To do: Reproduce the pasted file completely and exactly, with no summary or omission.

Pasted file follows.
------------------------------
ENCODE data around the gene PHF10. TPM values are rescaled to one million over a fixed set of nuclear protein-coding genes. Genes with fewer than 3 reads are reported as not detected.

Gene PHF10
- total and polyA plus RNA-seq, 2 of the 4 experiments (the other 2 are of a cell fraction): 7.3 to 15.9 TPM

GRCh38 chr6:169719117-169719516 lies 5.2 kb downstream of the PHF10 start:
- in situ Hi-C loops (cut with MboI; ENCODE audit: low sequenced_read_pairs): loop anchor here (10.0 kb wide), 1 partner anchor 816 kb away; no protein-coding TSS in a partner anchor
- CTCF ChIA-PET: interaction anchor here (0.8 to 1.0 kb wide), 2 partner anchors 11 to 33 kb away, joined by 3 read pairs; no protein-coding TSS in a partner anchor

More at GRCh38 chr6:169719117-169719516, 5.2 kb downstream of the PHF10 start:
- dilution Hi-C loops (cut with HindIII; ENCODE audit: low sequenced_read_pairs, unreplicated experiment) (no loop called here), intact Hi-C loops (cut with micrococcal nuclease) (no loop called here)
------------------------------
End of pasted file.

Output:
ENCODE data around the gene PHF10. TPM values are rescaled to one million over a fixed set of nuclear protein-coding genes. Genes with fewer than 3 reads are reported as not detected.

Gene PHF10
- total and polyA plus RNA-seq, 2 of the 4 experiments (the other 2 are of a cell fraction): 7.3 to 15.9 TPM

GRCh38 chr6:169719117-169719516 lies 5.2 kb downstream of the PHF10 start:
- in situ Hi-C loops (cut with MboI; ENCODE audit: low sequenced_read_pairs): loop anchor here (10.0 kb wide), 1 partner anchor 816 kb away; no protein-coding TSS in a partner anchor
- CTCF ChIA-PET: interaction anchor here (0.8 to 1.0 kb wide), 2 partner anchors 11 to 33 kb away, joined by 3 read pairs; no protein-coding TSS in a partner anchor

More at GRCh38 chr6:169719117-169719516, 5.2 kb downstream of the PHF10 start:
- dilution Hi-C loops (cut with HindIII; ENCODE audit: low sequenced_read_pairs, unreplicated experiment) (no loop called here), intact Hi-C loops (cut with micrococcal nuclease) (no loop called here)